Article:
In this connection, research has revealed links between social intelligence and interpersonal aggression. Loflin and Barry (2016) found that self-reported social intelligence (using the Tromsø Social Intelligence Scale) was associated with higher self-reported relational aggression in females. Kaukiainen et al. (1999) found that indirect aggression correlated positively and significantly with social intelligence in Finnish schoolchildren, while verbal and physical aggression had almost zero correlation with SI. The fact that indirect aggression seems to call for more social intelligence than direct forms of verbal of physical aggression is perhaps not surprising given the intent of indirect aggression to harm social relations. While social intelligence and empathy are correlated, it is empathy which determines whether social intelligence serves prosocial or antisocial ends (see Björkqvist et al. 2000).

Thus SI could have a dark side depending on the use to which this species of intelligence might be put. Cantor and Kihlstrom (1987) note that SI subsumes the metacognitive skills of self-monitoring and planning to maximize the efficacy of an individual’s actions towards the pursuit of a goal – a pursuit which is ‘not necessarily manipulative or conniving’ (Cantor and Kihlstrom 1987, p. 175, author’s italics). Such a quotation hints at a potentially less wholesome side to SI. Nancy Snow (2010) references the work of Robert Sternberg whose distinction between SI and wisdom hangs on the fact that the former is morally neutral, while the latter is not; ‘SI can be applied to understanding and getting along with others, to any ends, for any purposes. Wisdom seeks out a good through a balancing of interests’ (Sternberg 1998, p. 359, cited in Snow 2010).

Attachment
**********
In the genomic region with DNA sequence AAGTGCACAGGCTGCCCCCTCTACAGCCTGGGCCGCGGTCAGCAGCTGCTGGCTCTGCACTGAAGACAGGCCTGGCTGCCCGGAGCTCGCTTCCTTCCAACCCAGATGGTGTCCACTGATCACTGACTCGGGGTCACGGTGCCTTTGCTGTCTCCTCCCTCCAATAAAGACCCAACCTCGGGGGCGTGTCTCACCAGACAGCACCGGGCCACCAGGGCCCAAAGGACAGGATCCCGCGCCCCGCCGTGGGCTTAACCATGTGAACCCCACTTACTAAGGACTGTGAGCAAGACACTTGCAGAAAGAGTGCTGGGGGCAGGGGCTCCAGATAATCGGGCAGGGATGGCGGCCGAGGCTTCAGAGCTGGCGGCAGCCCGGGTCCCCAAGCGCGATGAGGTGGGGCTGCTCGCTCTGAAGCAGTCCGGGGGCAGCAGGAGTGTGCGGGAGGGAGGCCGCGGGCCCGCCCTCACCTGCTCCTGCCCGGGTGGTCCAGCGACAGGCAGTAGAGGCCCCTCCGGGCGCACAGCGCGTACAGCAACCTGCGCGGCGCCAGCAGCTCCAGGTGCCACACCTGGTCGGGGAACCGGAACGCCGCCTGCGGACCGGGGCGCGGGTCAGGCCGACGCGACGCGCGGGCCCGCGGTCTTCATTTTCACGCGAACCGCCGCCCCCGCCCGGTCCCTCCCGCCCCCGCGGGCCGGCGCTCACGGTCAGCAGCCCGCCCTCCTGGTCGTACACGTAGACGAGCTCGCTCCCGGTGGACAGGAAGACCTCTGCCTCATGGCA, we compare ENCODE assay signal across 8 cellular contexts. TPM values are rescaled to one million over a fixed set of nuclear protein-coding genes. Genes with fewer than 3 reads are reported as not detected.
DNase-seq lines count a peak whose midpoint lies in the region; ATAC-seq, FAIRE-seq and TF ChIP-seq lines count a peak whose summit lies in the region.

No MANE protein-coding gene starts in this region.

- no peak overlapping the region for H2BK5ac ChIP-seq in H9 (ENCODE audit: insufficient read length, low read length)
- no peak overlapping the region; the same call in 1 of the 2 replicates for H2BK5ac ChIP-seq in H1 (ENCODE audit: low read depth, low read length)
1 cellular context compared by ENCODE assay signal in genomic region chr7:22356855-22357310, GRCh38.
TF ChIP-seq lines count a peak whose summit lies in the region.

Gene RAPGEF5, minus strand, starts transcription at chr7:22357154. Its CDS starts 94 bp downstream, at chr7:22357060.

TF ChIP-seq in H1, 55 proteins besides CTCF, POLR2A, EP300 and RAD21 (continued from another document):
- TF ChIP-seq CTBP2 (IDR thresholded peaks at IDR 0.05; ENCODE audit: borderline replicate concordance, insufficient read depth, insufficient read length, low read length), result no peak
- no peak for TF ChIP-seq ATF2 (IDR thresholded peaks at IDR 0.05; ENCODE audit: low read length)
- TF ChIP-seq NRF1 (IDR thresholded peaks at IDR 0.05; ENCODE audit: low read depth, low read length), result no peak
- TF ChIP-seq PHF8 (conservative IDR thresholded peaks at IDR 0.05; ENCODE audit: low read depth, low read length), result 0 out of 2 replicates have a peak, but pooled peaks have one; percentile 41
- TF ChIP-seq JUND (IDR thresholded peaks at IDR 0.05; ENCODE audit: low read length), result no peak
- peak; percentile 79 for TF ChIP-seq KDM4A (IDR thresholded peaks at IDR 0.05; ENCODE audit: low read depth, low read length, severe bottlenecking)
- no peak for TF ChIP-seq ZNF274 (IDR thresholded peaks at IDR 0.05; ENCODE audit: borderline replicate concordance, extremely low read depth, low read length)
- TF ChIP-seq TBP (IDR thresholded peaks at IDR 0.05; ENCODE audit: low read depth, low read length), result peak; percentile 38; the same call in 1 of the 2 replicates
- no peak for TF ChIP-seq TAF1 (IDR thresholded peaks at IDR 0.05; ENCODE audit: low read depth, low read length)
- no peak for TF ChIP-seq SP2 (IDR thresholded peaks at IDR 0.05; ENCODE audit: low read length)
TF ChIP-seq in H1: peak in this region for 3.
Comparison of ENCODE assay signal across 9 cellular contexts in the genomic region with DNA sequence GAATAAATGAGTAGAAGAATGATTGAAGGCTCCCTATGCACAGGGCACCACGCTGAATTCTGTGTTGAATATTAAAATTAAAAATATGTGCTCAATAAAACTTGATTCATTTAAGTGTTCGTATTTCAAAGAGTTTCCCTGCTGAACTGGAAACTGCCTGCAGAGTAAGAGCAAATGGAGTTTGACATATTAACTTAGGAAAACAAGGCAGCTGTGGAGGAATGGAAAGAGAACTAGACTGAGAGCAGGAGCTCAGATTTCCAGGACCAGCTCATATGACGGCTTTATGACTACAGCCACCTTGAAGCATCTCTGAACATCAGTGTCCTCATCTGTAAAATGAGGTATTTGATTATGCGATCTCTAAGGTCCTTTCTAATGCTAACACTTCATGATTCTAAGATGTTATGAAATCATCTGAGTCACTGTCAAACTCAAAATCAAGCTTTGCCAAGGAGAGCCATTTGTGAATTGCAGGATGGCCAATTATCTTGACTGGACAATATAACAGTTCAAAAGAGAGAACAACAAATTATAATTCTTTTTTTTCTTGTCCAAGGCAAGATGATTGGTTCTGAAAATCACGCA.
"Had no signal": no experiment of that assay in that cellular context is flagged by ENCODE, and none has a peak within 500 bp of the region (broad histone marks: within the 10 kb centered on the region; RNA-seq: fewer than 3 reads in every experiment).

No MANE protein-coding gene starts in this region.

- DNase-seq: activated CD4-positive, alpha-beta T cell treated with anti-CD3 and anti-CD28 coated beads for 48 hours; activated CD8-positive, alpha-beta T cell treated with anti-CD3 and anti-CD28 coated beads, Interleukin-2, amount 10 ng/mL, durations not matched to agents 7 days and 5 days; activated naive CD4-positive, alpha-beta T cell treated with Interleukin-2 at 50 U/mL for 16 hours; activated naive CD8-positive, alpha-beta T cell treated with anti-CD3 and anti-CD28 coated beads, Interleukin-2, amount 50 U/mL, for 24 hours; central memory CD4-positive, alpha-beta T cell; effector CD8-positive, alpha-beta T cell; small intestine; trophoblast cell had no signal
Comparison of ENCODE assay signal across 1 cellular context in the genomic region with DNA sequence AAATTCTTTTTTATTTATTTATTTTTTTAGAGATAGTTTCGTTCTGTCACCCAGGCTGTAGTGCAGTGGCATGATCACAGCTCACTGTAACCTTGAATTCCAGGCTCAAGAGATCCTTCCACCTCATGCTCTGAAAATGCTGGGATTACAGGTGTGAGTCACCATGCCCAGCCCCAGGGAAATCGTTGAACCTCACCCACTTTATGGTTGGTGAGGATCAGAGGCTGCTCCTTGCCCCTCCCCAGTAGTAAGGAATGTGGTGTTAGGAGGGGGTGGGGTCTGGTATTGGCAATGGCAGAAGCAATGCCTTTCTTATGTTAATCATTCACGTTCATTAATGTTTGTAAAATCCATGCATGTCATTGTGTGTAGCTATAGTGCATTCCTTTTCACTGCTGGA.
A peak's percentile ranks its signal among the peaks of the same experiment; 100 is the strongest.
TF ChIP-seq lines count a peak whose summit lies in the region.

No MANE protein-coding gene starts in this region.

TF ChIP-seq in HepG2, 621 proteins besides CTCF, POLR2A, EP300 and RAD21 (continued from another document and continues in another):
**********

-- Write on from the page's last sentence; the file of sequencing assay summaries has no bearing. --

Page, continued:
Empirical evidence linking self-presentation, social intelligence and gratitude would buttress the argument that gratitude could be used as an impression management strategy. Here we document preliminary evidence from two studies that suggest that gratitude is associated with self-monitoring and social intelligence thereby paving the way for future explorations of gratitude versus ingratiation.

Study 1

Study 1 sought to explore whether the abovementioned conceptual links between gratitude and facets of impression management (i.e., self-monitoring and social intelligence) could be observed using well-validated psychometric scales designed to measure these constructs of interest.